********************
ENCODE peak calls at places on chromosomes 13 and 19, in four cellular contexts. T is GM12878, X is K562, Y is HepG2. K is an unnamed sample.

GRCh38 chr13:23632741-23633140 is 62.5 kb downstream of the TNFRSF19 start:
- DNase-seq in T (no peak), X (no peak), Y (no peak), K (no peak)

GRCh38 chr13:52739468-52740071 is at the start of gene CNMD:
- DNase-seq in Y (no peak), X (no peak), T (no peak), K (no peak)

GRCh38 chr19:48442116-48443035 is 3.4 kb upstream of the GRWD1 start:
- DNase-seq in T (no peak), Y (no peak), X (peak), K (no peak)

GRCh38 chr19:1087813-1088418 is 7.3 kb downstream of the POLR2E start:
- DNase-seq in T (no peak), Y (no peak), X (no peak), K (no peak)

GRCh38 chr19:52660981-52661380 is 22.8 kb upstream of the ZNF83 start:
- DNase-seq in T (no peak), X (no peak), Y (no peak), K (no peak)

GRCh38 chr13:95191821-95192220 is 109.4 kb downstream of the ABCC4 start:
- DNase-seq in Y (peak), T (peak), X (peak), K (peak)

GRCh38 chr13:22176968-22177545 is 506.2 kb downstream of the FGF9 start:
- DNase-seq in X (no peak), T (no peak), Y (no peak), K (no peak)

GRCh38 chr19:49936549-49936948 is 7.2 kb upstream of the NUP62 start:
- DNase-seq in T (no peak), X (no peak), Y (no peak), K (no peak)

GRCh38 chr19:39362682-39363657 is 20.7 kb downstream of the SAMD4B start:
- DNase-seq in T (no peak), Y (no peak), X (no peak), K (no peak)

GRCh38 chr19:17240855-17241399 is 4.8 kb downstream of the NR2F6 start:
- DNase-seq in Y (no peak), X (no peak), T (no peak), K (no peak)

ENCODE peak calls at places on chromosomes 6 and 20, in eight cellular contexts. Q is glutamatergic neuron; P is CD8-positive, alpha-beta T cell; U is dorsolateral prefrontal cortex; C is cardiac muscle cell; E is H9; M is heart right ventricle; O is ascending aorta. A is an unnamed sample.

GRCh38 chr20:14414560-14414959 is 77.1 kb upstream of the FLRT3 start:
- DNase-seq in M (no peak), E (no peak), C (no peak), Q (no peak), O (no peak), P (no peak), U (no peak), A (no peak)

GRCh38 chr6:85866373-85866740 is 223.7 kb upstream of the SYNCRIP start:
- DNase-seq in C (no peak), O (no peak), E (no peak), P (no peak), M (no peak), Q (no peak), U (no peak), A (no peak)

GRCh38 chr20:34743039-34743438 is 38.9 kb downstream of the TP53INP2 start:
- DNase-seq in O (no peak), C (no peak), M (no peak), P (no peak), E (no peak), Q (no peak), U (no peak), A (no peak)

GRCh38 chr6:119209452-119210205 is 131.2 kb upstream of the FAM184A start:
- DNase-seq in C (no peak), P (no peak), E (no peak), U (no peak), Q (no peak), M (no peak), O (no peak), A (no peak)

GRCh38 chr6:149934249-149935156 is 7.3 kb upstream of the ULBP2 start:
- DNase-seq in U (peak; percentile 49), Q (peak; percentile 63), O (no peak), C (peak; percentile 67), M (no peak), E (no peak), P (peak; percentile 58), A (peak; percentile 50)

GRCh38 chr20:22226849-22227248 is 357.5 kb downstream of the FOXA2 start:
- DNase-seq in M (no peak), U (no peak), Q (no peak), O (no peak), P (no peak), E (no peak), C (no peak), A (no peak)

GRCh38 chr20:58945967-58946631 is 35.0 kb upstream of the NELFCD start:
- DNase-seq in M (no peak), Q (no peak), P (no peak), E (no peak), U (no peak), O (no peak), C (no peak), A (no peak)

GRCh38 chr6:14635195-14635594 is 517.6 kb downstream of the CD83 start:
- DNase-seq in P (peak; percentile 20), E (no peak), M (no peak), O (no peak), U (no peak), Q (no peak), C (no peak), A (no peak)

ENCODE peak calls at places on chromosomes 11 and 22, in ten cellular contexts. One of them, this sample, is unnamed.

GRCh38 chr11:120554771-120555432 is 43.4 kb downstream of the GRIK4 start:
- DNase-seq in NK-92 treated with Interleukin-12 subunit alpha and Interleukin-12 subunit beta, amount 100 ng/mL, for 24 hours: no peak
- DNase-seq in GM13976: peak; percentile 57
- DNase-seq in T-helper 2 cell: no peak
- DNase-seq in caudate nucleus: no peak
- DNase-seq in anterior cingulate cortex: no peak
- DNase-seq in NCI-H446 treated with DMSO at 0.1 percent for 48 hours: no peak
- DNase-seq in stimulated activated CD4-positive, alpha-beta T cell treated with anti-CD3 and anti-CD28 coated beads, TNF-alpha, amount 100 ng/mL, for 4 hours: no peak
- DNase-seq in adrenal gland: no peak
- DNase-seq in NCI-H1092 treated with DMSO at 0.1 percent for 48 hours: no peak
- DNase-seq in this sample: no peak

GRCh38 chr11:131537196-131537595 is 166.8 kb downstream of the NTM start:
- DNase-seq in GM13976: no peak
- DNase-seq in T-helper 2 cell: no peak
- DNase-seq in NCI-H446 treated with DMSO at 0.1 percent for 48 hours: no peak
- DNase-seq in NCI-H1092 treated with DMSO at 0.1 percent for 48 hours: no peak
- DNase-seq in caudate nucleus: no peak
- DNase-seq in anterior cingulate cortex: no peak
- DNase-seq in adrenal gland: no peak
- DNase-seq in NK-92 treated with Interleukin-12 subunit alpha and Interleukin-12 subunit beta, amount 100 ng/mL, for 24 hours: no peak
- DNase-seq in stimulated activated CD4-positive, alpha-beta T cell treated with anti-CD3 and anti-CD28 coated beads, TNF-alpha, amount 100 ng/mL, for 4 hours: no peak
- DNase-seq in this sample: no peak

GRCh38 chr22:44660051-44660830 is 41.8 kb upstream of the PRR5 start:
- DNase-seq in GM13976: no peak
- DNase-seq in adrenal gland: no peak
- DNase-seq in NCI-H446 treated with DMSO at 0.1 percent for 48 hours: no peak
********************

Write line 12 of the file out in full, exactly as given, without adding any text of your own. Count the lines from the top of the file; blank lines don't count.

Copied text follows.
GRCh38 chr13:95191821-95192220 is 109.4 kb downstream of the ABCC4 start: